The “Secretary’s Standards”

The Secretary’s Standards are the “gold standard” of preservation.
The Secretary of Interior Standards for the Treatment of Historic Properties are commonly used to evaluate the preservation, rehabilitation, restoration, and reconstruction of the country’s architecturally and historically significant sites.  The Standards, which promote responsible preservation practices, articulate 4 specific approaches to the treatment of historic buildings:  preservation, rehabilitation, restoration and reconstruction.

Depending on the approach chosen, the Secretary’s Standards may require:

  • Making every effort to use the building for its original purpose.
  • Not destroying distinctive original features.
  • Recognizing all buildings as products of their own time.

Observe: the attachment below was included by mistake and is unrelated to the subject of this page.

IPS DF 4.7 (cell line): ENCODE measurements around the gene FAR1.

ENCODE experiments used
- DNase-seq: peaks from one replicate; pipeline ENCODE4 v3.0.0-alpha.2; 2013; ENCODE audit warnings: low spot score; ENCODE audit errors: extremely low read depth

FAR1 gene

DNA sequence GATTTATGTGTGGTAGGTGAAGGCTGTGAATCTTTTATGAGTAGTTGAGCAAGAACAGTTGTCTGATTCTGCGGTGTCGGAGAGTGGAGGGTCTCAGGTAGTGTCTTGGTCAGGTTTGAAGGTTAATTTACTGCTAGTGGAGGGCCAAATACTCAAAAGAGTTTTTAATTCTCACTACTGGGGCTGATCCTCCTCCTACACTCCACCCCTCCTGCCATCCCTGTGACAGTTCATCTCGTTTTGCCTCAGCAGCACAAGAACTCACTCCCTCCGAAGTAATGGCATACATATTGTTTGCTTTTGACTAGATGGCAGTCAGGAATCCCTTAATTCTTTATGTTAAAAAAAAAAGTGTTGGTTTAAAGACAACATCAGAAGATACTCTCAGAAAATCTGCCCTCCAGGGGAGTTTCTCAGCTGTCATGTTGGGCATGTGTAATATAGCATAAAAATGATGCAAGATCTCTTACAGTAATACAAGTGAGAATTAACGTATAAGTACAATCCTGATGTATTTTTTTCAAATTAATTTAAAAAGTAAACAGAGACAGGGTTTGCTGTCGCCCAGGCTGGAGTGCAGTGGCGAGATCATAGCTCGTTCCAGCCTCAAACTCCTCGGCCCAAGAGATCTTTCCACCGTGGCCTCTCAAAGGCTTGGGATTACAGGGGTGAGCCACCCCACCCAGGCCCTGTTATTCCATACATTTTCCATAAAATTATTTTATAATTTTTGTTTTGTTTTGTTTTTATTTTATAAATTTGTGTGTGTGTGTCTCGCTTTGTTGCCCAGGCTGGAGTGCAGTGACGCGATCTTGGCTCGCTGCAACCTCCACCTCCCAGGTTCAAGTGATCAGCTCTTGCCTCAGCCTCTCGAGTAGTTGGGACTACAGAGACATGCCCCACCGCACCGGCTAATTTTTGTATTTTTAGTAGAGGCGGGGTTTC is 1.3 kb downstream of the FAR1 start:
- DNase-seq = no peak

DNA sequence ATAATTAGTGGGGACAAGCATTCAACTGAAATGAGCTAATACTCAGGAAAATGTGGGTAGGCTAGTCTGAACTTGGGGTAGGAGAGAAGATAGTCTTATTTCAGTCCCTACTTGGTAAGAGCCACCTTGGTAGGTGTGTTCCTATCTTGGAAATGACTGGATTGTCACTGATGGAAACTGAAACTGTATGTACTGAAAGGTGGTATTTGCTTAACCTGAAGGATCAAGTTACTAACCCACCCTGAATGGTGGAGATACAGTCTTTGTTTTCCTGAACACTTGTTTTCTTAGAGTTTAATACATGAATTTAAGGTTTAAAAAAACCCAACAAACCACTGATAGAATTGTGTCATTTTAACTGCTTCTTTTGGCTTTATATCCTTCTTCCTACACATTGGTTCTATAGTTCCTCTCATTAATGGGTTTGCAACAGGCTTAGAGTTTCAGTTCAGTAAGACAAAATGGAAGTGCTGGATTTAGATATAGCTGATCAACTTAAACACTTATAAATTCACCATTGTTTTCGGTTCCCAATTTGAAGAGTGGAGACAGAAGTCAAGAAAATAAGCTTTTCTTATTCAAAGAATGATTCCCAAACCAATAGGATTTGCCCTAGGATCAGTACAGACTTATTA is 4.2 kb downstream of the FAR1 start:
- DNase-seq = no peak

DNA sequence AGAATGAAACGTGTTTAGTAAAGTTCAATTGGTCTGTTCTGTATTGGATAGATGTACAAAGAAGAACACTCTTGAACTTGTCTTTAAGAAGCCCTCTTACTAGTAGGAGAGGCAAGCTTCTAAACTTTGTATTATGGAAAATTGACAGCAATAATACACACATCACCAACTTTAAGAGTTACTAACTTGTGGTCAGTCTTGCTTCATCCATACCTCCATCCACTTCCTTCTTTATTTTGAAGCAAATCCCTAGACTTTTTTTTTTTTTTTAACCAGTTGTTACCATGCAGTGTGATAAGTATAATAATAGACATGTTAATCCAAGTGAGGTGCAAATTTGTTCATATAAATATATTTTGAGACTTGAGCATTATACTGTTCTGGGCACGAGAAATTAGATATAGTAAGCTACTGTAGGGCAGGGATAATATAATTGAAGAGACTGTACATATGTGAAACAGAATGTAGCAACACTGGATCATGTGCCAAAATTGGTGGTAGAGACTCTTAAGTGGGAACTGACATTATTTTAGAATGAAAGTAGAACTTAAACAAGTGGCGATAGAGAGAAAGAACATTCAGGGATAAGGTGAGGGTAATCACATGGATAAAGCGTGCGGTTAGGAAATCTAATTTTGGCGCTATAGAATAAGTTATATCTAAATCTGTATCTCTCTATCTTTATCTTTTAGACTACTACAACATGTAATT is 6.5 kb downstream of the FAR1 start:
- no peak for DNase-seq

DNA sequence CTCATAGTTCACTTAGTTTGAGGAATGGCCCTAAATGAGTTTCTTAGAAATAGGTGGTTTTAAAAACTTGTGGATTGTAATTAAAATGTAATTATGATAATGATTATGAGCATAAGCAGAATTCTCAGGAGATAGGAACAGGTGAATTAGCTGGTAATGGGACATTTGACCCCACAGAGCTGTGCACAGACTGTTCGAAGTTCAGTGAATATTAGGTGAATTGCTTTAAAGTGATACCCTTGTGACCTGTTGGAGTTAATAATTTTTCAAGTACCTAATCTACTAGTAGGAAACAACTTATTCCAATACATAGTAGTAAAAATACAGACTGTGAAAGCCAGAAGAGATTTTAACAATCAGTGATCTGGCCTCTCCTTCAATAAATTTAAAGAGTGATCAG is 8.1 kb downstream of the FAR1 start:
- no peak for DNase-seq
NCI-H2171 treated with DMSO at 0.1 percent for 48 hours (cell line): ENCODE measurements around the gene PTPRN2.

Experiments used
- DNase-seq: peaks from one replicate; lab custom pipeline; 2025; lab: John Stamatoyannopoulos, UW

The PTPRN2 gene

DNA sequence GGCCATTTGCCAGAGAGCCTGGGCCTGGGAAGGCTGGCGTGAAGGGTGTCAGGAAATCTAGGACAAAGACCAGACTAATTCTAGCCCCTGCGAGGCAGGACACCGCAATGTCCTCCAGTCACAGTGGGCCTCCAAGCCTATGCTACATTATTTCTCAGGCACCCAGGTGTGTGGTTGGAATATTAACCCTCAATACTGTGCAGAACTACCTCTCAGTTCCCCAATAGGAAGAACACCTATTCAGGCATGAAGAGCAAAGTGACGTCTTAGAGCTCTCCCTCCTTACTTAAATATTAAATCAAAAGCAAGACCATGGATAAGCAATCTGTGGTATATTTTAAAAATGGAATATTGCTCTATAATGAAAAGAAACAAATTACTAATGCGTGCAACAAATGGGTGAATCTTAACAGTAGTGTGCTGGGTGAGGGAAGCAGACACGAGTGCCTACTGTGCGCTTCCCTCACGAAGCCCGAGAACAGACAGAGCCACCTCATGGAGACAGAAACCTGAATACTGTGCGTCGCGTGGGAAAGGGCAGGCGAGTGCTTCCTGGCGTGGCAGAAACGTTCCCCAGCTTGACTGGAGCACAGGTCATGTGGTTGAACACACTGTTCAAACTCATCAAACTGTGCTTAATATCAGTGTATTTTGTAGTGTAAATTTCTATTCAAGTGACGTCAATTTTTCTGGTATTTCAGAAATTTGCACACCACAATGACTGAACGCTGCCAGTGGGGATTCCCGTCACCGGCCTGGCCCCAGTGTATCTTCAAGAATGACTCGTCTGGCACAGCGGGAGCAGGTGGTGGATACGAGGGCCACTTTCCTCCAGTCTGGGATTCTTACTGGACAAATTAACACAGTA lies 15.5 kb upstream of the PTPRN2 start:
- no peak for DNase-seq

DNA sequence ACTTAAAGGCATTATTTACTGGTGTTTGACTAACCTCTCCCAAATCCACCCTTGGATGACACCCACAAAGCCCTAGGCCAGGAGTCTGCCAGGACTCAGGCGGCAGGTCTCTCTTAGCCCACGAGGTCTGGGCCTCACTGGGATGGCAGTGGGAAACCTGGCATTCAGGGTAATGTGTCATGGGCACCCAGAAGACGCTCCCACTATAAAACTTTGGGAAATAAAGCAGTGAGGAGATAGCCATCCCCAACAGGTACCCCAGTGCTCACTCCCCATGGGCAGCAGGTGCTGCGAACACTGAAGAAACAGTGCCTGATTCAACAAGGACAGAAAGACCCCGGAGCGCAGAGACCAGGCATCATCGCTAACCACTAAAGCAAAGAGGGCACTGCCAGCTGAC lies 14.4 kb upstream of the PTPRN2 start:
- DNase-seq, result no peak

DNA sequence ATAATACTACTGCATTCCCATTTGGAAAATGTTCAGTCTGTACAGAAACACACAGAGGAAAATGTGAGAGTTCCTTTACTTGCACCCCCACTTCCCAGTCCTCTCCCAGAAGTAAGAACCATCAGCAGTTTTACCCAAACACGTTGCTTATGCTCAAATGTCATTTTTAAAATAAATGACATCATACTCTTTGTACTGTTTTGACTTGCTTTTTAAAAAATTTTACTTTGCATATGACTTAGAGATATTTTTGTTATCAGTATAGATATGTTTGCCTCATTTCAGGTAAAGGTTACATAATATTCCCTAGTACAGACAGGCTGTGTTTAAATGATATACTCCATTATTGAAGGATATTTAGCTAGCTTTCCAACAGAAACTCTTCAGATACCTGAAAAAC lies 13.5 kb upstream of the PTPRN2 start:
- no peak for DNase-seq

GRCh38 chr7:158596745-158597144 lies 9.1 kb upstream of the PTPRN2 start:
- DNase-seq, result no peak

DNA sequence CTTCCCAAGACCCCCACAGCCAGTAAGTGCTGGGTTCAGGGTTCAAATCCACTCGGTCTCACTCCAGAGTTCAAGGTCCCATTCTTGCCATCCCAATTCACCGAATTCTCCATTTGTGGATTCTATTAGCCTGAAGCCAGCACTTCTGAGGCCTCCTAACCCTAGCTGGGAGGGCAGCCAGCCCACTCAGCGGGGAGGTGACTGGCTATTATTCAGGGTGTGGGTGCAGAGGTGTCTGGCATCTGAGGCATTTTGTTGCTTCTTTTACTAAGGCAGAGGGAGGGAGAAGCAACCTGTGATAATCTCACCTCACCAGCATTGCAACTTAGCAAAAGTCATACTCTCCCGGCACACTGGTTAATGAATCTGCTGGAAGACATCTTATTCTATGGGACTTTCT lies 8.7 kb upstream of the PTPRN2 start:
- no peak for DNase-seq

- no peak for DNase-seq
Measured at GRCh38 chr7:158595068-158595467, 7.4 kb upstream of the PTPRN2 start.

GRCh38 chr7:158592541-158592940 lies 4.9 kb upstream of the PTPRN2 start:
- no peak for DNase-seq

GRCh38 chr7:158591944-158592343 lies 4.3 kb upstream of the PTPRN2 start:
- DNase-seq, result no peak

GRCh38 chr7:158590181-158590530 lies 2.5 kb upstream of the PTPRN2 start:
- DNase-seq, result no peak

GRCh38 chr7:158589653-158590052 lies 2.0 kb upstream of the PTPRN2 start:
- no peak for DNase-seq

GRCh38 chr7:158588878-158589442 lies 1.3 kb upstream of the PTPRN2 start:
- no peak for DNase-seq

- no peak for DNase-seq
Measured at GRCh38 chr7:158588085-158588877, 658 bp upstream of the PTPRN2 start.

• Recognizing and respecting changes that have taken place over time.
  • Treating sensitively distinctive stylistic features or example of skilled craftwork.
  • Repairing rather than replacing worn architectural features when possible. When replacement is necessary, new material should match the old in design, composition, and color.
  • Cleaning facades using the gentlest methods possible. Avoid sandblasting and other damaging methods.
  • Protecting and preserving affected archeological resources.
  • Accepting compatible contemporary alterations if they do not destroy significant historical or architectural fabric.
  • Building new additions so they can be removed without harming the underlying structure.

For more information, visit the National Park Service’s “Technical Preservation Services” page.

Need help interpreting the Standards?

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